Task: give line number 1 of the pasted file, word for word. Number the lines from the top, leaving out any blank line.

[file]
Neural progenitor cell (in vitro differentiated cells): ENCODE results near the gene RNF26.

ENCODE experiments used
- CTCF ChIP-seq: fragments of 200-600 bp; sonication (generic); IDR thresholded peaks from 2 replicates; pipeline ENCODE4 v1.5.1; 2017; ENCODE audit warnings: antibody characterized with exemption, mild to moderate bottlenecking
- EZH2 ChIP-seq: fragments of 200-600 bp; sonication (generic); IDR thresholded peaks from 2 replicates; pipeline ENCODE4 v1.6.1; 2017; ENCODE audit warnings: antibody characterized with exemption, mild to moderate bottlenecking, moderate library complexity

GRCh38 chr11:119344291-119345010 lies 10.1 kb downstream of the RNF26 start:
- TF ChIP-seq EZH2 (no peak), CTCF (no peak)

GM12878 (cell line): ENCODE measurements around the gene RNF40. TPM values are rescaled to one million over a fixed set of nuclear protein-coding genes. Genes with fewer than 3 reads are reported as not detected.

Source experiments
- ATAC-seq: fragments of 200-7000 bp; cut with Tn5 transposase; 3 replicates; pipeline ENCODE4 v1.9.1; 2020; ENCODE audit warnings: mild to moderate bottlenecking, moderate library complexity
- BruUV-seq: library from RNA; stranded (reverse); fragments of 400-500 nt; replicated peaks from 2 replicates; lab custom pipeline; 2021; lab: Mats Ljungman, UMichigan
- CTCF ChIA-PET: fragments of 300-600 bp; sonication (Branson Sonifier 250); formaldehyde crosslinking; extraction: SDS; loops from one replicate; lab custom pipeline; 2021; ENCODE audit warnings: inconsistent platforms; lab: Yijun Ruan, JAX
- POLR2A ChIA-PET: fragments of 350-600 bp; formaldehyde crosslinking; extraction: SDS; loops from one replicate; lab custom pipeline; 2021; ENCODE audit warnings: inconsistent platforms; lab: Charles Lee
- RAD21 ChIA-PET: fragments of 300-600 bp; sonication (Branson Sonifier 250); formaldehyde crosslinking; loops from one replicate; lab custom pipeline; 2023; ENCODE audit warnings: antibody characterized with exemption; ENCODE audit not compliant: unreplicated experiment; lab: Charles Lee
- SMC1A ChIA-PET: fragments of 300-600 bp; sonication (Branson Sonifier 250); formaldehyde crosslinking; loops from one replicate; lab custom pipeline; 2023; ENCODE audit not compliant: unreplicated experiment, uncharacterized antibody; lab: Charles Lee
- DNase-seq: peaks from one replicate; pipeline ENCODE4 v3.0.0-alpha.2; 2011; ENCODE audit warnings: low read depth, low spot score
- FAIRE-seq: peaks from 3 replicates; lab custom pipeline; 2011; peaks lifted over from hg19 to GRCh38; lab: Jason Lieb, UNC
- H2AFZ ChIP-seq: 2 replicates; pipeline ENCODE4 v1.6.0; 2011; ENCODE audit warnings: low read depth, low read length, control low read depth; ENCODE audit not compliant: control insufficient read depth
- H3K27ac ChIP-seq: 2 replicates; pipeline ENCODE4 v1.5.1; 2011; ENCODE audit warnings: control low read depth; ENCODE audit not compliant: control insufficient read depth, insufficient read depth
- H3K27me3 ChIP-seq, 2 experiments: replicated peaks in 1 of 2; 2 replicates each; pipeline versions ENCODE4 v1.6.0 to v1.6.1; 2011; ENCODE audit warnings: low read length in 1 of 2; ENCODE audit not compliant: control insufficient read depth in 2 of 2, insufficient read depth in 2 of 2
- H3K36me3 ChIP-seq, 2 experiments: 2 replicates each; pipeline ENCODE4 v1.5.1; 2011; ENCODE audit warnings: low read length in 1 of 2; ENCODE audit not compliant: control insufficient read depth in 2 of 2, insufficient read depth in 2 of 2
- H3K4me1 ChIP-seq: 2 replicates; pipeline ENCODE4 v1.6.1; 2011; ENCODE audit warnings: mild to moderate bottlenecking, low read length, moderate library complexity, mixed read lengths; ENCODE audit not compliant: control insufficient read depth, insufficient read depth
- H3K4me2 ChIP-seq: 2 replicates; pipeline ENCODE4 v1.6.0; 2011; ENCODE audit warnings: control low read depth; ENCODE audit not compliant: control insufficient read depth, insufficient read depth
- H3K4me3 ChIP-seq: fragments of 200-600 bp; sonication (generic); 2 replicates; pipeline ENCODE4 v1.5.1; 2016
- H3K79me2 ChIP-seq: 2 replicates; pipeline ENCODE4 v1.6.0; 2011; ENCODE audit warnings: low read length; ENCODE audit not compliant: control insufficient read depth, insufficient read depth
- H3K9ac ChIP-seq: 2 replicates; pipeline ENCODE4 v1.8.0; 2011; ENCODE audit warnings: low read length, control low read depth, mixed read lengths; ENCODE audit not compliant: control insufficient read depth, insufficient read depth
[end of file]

Neural progenitor cell (in vitro differentiated cells): ENCODE results near the gene RNF26.